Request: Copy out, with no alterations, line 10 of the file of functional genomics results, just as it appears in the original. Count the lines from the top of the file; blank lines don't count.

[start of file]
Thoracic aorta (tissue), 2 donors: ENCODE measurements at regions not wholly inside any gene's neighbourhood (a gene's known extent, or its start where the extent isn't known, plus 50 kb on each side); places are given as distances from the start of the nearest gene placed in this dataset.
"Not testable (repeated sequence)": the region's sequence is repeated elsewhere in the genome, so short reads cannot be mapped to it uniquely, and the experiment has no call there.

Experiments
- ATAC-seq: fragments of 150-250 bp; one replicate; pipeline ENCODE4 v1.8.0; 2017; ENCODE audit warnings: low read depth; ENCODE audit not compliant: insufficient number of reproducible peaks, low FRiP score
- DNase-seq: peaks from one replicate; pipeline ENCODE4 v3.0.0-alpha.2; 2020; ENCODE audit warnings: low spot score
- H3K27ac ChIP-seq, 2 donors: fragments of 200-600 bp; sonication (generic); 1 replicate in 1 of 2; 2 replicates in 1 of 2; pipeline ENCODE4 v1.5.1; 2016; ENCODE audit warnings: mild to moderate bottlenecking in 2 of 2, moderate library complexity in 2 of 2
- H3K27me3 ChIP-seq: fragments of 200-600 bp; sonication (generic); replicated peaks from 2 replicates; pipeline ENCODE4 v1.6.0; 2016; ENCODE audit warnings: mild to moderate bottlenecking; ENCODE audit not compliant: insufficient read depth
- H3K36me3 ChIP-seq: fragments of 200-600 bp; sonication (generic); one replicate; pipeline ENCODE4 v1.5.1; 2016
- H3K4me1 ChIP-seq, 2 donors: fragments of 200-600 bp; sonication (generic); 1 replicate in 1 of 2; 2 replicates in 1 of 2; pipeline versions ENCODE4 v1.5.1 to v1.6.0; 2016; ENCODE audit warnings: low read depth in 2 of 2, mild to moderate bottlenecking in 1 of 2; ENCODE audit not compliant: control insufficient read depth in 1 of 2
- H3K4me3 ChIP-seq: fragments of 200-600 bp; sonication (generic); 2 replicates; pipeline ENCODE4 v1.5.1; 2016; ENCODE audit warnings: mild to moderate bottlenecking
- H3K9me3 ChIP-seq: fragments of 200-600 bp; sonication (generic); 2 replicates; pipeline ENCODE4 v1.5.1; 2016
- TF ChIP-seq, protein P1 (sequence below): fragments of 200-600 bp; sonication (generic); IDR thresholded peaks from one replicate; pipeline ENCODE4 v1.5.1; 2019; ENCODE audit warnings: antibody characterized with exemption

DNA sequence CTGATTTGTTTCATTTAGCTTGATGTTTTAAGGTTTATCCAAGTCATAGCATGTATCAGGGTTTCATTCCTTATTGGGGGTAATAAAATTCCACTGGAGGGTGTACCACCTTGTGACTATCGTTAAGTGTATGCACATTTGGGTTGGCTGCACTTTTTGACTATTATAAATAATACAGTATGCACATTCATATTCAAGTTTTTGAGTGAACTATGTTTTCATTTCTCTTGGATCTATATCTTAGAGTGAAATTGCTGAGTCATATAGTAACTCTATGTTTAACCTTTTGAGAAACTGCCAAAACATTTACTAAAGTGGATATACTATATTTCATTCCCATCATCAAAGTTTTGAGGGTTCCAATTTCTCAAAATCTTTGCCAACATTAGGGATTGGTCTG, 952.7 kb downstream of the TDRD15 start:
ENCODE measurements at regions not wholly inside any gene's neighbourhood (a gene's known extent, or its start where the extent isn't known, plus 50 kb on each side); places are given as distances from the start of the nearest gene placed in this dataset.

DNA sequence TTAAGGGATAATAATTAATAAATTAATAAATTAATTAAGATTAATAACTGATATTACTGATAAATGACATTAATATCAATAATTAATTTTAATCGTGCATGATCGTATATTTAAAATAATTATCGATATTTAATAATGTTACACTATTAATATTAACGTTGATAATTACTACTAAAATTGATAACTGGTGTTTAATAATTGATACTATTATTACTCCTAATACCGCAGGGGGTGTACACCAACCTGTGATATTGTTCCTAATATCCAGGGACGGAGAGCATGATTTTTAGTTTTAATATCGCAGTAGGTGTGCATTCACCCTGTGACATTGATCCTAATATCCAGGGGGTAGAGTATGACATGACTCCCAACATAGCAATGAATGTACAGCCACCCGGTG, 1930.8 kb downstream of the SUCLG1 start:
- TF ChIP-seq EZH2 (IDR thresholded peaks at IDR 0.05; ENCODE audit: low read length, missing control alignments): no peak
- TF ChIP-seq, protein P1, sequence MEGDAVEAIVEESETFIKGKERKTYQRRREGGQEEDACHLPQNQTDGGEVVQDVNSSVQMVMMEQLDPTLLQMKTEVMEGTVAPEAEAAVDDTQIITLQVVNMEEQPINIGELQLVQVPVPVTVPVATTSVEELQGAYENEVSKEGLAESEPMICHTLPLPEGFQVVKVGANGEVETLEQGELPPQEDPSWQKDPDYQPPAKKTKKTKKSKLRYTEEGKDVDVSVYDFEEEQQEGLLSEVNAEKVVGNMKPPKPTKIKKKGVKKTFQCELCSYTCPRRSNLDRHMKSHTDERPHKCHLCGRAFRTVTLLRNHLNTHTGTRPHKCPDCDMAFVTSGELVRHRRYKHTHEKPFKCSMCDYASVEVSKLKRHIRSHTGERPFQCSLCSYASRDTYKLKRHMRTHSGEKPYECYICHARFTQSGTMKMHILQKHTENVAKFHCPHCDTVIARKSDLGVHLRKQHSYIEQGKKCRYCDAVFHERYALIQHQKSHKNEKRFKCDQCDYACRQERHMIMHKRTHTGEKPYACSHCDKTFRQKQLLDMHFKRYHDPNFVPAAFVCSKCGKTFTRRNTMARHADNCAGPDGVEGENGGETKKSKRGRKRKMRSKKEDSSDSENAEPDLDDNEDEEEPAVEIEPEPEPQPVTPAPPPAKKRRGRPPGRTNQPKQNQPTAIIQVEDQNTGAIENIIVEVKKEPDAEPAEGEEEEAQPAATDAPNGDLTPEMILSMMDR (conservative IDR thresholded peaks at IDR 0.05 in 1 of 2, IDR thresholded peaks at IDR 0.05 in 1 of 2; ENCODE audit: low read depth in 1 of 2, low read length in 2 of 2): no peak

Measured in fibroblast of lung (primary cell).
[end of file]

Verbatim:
- H3K4me3 ChIP-seq: fragments of 200-600 bp; sonication (generic); 2 replicates; pipeline ENCODE4 v1.5.1; 2016; ENCODE audit warnings: mild to moderate bottlenecking